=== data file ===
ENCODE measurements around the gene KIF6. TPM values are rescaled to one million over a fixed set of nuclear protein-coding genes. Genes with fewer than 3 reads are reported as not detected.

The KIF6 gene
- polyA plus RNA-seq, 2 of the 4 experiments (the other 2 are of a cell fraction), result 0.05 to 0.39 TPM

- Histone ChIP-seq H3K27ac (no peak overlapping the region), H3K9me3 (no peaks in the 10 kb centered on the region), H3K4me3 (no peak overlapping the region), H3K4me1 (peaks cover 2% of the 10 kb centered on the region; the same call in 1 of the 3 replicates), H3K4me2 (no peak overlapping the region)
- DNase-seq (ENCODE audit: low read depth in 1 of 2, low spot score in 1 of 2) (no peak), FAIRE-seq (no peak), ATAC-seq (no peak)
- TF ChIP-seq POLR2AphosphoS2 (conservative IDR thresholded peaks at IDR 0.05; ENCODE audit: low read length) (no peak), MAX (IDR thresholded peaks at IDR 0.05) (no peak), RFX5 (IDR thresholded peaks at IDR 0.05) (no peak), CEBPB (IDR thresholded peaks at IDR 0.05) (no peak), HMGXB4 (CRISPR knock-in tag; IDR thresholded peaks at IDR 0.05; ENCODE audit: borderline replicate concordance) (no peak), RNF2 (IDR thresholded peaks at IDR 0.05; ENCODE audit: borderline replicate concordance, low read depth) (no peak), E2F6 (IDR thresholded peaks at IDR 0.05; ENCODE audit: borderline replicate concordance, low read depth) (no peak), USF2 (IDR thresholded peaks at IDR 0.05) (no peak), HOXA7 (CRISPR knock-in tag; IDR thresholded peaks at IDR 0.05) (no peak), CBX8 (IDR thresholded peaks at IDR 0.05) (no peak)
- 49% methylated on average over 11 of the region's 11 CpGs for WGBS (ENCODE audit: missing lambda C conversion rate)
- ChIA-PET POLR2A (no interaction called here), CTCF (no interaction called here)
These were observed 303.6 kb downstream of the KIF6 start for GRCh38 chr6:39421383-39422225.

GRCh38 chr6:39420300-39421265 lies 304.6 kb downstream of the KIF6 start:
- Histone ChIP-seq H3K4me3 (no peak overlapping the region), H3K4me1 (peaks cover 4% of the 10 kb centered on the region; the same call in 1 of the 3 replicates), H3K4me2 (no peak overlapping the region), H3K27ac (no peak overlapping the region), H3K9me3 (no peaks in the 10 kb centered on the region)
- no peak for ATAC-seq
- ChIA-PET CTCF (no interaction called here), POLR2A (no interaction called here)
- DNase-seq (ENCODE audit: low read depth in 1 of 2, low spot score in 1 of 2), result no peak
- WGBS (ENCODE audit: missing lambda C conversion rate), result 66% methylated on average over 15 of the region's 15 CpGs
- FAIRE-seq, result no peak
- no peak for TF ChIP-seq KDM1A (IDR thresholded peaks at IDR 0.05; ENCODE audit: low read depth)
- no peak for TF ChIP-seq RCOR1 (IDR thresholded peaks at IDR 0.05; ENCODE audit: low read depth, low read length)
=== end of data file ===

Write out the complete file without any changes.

ENCODE measurements around the gene KIF6. TPM values are rescaled to one million over a fixed set of nuclear protein-coding genes. Genes with fewer than 3 reads are reported as not detected.

The KIF6 gene
- polyA plus RNA-seq, 2 of the 4 experiments (the other 2 are of a cell fraction), result 0.05 to 0.39 TPM

- Histone ChIP-seq H3K27ac (no peak overlapping the region), H3K9me3 (no peaks in the 10 kb centered on the region), H3K4me3 (no peak overlapping the region), H3K4me1 (peaks cover 2% of the 10 kb centered on the region; the same call in 1 of the 3 replicates), H3K4me2 (no peak overlapping the region)
- DNase-seq (ENCODE audit: low read depth in 1 of 2, low spot score in 1 of 2) (no peak), FAIRE-seq (no peak), ATAC-seq (no peak)
- TF ChIP-seq POLR2AphosphoS2 (conservative IDR thresholded peaks at IDR 0.05; ENCODE audit: low read length) (no peak), MAX (IDR thresholded peaks at IDR 0.05) (no peak), RFX5 (IDR thresholded peaks at IDR 0.05) (no peak), CEBPB (IDR thresholded peaks at IDR 0.05) (no peak), HMGXB4 (CRISPR knock-in tag; IDR thresholded peaks at IDR 0.05; ENCODE audit: borderline replicate concordance) (no peak), RNF2 (IDR thresholded peaks at IDR 0.05; ENCODE audit: borderline replicate concordance, low read depth) (no peak), E2F6 (IDR thresholded peaks at IDR 0.05; ENCODE audit: borderline replicate concordance, low read depth) (no peak), USF2 (IDR thresholded peaks at IDR 0.05) (no peak), HOXA7 (CRISPR knock-in tag; IDR thresholded peaks at IDR 0.05) (no peak), CBX8 (IDR thresholded peaks at IDR 0.05) (no peak)
- 49% methylated on average over 11 of the region's 11 CpGs for WGBS (ENCODE audit: missing lambda C conversion rate)
- ChIA-PET POLR2A (no interaction called here), CTCF (no interaction called here)
These were observed 303.6 kb downstream of the KIF6 start for GRCh38 chr6:39421383-39422225.

GRCh38 chr6:39420300-39421265 lies 304.6 kb downstream of the KIF6 start:
- Histone ChIP-seq H3K4me3 (no peak overlapping the region), H3K4me1 (peaks cover 4% of the 10 kb centered on the region; the same call in 1 of the 3 replicates), H3K4me2 (no peak overlapping the region), H3K27ac (no peak overlapping the region), H3K9me3 (no peaks in the 10 kb centered on the region)
- no peak for ATAC-seq
- ChIA-PET CTCF (no interaction called here), POLR2A (no interaction called here)
- DNase-seq (ENCODE audit: low read depth in 1 of 2, low spot score in 1 of 2), result no peak
- WGBS (ENCODE audit: missing lambda C conversion rate), result 66% methylated on average over 15 of the region's 15 CpGs
- FAIRE-seq, result no peak
- no peak for TF ChIP-seq KDM1A (IDR thresholded peaks at IDR 0.05; ENCODE audit: low read depth)
- no peak for TF ChIP-seq RCOR1 (IDR thresholded peaks at IDR 0.05; ENCODE audit: low read depth, low read length)